Prior to exhibiting in any particular marketplace, it’s important to prioritize these buyer personas based on who is most likely to attend a given event. The first goal to set within your trade show strategy plan is to identify the two to three buyer personas that you are aiming to meet.
Informing your trade show strategy plan with buyer personas means using these profiles to determine which events to attend and how you will participate. The buyer personas become your “true north” which all strategies are aligned to.
Start by asking yourself these questions:
Does your buyer persona typically attend events that are focused locally, regionally, nationally, or internationally?
How does your ideal customer typically engage in events and with fellow participants?
Do they generally spend time listening to speakers and opinion leaders or do they spend most of their time on the floor with exhibitors and sponsors?
Answers to these questions about your buyer persona will guide your trade show strategy plan in terms of event selection and mode of participation.
Finally, buyer persona data may inform your decision of whether to join industry groups or associations. Particularly for young companies in growth mode, participation in local or regional associations can help to develop strong customer density within a region, industry, or customer type that will help your company grow faster and more efficiently.
Using Buyer Personas to Guide Your Event Strategy
Selling at trade shows that you’ve hand selected based on buyer persona data offers an array of opportunities for customization. You may use buyer personas to determine how you will participate in the event—as a speaker, exhibitor, or sponsor, as well as where is the optimal place for your booth on the show floor.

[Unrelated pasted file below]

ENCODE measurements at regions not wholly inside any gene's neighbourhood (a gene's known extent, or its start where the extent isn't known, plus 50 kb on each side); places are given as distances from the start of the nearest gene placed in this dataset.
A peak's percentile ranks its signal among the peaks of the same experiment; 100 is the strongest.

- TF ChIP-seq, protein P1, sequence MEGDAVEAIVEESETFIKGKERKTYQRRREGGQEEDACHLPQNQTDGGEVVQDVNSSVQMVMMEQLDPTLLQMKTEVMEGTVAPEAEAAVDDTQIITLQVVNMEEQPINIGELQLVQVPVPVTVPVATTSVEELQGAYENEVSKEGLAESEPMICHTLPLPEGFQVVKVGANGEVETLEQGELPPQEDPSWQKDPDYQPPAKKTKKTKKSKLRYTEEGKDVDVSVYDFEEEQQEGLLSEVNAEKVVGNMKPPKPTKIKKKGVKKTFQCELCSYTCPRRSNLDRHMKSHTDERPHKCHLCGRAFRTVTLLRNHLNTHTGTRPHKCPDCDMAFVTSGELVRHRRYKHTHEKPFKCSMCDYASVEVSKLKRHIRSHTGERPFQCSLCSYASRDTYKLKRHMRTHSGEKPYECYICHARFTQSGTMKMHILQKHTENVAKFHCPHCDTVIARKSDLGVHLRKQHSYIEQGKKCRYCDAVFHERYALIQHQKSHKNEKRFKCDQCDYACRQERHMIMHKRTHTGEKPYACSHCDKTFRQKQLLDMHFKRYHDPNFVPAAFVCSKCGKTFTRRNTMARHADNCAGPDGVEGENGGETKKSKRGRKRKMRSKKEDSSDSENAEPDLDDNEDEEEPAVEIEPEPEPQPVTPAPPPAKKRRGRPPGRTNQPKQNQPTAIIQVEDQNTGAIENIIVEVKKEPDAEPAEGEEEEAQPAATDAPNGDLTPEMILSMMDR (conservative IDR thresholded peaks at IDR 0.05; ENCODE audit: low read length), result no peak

Buyer personas are also critical to informing your offer strategy. Your booth offer must speak directly to the prospects you are aiming to attract. For example, at an event of 10,000 people, your buyer persona data may project that 50 to 200 prospects will be in attendance. Your goal in designing your offer should be for 9,950 to 9,800 people to walk by your booth without stopping.
Only true prospects should be attracted to your offer.
In essence, you want to design your offer to speak directly to your ideal customers and only your ideal customers. The more shiny objects, be they candy, pens or “win an iPad” offers that you have in your booth to attract general attendees, the less time and space you will have to engage with your prospects.
See our post on why overcrowding your booth with free gifts can be detrimental to your trade show strategy plan goals here.
Click here to download the full report: How to Maximize ROI with a Trade Show Strategy Plan
MEET (meetroi.com) helps international B2B growth companies soft land and scale in the U.S. through trade shows and in-person events. MEET’s processes help its clients ramp-up sales quickly and maintain a steady stream of high-quality prospects going forward. Contact Bill Kenney for a free, no-obligation consultation email@example.com or +1 (860) 573-4821.